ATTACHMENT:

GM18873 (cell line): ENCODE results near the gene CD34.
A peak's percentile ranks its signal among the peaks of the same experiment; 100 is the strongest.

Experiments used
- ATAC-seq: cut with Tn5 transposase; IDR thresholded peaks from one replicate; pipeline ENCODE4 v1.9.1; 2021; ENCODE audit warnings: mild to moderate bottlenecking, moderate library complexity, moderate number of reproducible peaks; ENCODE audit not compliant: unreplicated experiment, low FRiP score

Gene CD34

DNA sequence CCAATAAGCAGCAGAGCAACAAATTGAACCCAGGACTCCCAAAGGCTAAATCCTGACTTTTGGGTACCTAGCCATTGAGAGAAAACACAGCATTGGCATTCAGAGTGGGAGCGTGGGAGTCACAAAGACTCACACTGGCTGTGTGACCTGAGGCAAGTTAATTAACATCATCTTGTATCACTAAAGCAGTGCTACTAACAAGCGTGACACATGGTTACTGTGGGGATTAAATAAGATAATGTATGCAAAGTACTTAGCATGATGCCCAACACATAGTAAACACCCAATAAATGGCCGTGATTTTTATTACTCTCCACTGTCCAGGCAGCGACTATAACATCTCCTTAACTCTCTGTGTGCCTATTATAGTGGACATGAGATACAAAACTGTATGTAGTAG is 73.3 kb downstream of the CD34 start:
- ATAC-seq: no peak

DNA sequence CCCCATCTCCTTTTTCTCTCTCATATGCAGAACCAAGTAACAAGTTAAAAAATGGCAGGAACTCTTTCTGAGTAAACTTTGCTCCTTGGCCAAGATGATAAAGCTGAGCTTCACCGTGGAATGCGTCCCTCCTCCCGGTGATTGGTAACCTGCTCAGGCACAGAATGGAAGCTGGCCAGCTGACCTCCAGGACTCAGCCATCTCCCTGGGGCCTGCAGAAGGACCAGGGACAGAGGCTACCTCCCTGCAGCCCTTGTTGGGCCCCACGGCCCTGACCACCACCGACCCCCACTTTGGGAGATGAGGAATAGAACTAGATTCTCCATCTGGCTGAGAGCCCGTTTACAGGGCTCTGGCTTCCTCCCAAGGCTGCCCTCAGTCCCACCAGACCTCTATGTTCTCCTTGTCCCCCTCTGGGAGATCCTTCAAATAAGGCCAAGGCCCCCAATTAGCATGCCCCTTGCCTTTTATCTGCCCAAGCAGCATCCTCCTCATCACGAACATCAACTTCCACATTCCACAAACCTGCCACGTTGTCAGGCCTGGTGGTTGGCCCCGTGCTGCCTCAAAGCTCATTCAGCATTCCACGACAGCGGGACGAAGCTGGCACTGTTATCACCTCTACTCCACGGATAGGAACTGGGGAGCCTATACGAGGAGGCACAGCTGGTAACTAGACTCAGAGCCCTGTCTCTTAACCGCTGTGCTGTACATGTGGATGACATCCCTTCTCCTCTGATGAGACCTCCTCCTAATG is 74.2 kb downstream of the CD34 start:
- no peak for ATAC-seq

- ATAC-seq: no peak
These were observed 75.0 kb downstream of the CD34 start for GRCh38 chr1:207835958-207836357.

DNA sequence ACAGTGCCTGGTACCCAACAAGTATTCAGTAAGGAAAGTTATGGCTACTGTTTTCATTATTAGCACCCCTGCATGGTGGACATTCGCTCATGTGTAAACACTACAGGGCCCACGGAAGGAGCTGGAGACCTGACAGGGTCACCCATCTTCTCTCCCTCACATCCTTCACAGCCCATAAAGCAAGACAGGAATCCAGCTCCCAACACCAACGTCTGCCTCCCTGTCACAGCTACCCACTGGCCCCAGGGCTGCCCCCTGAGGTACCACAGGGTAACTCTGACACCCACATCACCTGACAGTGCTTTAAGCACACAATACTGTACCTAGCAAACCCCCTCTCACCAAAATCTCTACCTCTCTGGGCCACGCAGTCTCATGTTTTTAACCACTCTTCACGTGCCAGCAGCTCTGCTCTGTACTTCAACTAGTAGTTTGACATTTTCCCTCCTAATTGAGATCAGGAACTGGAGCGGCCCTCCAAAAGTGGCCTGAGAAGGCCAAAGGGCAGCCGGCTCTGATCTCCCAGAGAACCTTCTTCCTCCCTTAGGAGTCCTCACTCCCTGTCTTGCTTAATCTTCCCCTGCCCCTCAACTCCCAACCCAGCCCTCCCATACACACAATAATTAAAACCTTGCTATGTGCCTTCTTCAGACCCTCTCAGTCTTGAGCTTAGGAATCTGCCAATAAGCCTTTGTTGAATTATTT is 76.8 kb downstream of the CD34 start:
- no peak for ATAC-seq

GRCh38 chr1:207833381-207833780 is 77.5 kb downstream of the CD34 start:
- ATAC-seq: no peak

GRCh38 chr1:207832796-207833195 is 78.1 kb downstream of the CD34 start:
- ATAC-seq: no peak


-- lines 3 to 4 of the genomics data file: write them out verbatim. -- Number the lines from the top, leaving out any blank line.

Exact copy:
Experiments used
- ATAC-seq: cut with Tn5 transposase; IDR thresholded peaks from one replicate; pipeline ENCODE4 v1.9.1; 2021; ENCODE audit warnings: mild to moderate bottlenecking, moderate library complexity, moderate number of reproducible peaks; ENCODE audit not compliant: unreplicated experiment, low FRiP score